Utah Gov. Gary Herbert opposes Legislature’s proposed censure of Mitt Romney

(Patrick Semansky | AP) Sen. Mitt Romney, R-Utah, arrives before President Donald Trump delivers his State of the Union address to a joint session of Congress on Capitol Hill in Washington, Tuesday, Feb. 4, 2020.

Washington • Utah Gov. Gary Herbert says he would not have made the same decision Sen. Mitt Romney did to vote guilty on one impeachment charge against President Donald Trump, but that “it’s hard to find fault” with someone who votes his conscience.

Herbert also disagrees with the push from some of his fellow Utah Republicans to censure Romney for his vote this week.

“I would not have voted that way, based on my information, what I know, but far be it for me to tell somebody else what they should vote with their information,” Herbert told The Salt Lake Tribune in an interview Friday in Washington.

“It’s hard to find fault with anybody who says, ‘This is my moral code, this is what I believe to be true,’ and vote according to his conscience,” Herbert said. “You know, I don’t know how you criticize that.”

[Read more: Utah lawmaker files bill to censure Mitt Romney over Trump impeachment vote]

Some state lawmakers are considering a censure of Romney after he voted to convict and remove the president on a charge of abuse of power, while GOP House and Senate leaders said they will sponsor a resolution “paying tribute” to Trump. The president was acquitted on both impeachment counts, with Romney casting the only Republican vote for conviction on either charge.

“Why would they censure him for being true to himself and true to his moral code, to his convictions?” Herbert said. “I think that would be just a mistake to go down that road. Every time we don’t agree with somebody’s vote or their statement they make, are we going to censure them?

“Again, I take Senator Romney at his word when he says this was a hard, hard decision for him to make,” the governor added. “And I expect it probably was. He’s not doing this flippantly. There’s no political benefit for him. In fact, you can see that it’s all downside for him.”

Romney, in explaining his vote, said that he believed the evidence put forward from the House that Trump tried to leverage U.S. military aid to get Ukraine’s leader to announce a corruption investigation into a political rival, Joe Biden, and his son Hunter, and that he “swore an oath before God to apply impartial justice.”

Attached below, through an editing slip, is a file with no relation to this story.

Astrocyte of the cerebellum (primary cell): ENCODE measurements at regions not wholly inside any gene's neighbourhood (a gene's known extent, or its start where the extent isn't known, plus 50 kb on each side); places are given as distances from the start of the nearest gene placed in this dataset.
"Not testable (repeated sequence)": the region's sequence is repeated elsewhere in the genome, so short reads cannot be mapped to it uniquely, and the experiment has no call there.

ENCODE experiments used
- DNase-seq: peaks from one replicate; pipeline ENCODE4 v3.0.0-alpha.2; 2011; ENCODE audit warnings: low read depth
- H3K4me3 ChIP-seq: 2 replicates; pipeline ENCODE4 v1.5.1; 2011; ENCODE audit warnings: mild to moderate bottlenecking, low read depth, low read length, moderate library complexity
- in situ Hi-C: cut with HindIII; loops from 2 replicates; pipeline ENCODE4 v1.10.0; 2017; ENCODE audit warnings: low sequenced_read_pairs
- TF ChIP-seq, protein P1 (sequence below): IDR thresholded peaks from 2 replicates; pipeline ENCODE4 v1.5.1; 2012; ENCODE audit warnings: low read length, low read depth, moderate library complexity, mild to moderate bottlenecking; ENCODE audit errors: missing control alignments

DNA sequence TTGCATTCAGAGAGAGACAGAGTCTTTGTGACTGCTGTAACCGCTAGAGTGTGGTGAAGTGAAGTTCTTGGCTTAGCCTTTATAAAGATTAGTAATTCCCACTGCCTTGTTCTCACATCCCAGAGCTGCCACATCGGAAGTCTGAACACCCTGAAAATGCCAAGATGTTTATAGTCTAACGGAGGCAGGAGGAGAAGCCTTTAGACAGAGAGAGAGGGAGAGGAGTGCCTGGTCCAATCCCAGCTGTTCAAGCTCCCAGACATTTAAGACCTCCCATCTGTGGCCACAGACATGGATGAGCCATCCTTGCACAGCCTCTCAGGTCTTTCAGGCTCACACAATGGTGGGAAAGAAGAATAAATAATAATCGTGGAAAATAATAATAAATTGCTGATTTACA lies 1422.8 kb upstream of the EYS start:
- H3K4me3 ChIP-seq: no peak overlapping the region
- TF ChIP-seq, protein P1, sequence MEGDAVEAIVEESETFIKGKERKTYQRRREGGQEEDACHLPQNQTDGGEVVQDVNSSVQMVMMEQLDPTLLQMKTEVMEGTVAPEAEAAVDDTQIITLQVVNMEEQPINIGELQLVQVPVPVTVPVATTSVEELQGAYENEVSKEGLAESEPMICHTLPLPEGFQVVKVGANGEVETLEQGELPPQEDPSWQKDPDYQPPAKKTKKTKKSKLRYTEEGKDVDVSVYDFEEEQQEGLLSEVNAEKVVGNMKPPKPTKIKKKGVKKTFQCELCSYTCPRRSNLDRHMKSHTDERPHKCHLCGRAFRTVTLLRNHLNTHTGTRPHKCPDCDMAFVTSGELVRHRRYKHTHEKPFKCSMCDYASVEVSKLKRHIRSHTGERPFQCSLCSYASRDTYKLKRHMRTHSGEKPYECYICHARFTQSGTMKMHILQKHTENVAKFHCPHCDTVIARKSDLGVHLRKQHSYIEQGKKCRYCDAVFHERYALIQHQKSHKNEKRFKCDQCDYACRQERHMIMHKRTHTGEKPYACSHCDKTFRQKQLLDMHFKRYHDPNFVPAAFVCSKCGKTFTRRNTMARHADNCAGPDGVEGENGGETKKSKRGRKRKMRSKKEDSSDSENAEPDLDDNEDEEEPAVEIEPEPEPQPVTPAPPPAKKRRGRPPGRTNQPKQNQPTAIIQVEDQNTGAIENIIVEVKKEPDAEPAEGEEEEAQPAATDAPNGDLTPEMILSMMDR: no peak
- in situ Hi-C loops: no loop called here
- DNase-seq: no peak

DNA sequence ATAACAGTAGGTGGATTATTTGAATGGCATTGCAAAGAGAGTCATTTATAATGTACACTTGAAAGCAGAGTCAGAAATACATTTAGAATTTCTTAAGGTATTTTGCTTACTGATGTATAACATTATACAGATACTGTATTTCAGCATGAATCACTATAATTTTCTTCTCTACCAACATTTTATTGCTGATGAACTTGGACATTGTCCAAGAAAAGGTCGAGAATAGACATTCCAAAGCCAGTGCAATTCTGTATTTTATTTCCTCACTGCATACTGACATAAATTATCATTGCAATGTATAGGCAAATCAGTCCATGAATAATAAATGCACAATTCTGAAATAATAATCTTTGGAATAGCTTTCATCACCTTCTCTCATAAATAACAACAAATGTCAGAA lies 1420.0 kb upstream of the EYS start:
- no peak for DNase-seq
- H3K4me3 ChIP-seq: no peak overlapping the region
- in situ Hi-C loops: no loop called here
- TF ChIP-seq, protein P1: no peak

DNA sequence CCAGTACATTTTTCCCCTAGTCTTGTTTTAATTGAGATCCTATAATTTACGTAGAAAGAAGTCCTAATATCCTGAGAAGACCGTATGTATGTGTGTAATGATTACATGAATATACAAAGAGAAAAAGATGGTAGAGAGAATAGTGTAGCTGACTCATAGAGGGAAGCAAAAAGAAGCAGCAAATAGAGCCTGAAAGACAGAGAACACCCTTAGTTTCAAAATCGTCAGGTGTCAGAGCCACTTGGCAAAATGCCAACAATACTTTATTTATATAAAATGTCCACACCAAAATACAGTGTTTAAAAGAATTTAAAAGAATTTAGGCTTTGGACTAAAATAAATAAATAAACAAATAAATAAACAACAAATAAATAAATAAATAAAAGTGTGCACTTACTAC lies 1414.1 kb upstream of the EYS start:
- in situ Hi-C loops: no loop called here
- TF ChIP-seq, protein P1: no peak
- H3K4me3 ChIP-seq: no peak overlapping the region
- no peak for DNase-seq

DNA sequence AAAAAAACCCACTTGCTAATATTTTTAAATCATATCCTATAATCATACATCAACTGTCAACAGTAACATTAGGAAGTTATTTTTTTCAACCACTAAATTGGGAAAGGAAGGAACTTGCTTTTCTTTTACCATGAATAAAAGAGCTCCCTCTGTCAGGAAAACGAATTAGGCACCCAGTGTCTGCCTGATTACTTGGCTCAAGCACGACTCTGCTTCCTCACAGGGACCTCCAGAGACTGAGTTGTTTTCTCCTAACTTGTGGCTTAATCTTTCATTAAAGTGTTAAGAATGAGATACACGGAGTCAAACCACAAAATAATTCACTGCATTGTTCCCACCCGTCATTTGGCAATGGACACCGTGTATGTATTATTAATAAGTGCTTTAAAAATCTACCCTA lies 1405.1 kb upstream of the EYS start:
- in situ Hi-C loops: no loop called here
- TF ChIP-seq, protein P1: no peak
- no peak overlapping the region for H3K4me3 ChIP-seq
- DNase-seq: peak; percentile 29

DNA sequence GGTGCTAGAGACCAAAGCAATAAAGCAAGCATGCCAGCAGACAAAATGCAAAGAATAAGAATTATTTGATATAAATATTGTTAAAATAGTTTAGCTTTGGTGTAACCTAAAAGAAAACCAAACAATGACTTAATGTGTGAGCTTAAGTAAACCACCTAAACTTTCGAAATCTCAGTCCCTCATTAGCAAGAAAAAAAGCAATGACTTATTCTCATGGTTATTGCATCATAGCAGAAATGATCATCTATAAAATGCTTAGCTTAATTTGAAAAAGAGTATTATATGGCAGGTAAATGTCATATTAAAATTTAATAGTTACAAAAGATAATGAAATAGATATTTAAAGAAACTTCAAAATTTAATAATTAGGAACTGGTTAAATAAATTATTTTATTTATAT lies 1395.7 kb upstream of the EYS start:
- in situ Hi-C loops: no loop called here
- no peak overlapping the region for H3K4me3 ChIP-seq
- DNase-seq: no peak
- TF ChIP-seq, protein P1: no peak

The Utah Republican Party and Romney’s fellow members of Congress distanced themselves from his vote; Sen. Mike Lee, R-Utah, who voted against both charges of impeachment, was lauded by Trump at a victory celebration at the White House on Thursday when the president implored Lee to apologize to Utahns for Romney.

Trump also argued that Romney’s use of his faith was a “crutch” and slammed him for using religion to explain his vote.

Herbert — who, like Romney, is a member of The Church of Jesus Christ of Latter-day Saints — said Friday that attacks on religion are inappropriate.

“It’s unfortunate,” Herbert said. “I mean, people have the right to have their religious faith and beliefs, whatever that may be, a little or a lot. And that shouldn’t come into question. Somebody’s faith shouldn’t come into question because they make a decision you don’t agree with.”

But it wasn’t the first time Trump has questioned Romney’s faith.

During a 2016 campaign stop in Salt Lake City, Trump said, “I do love the Mormons” but then pivoted to Romney and asked, “Are we sure he is a Mormon? Are we sure?

Trump’s criticism came after Romney threw his support behind Republican candidate Ted Cruz and warned that “through the calculated statements of its leader, Trumpism has become associated with racism, misogyny, bigotry, xenophobia, vulgarity and, most recently, threats and violence. I am repulsed by each and every one of these.”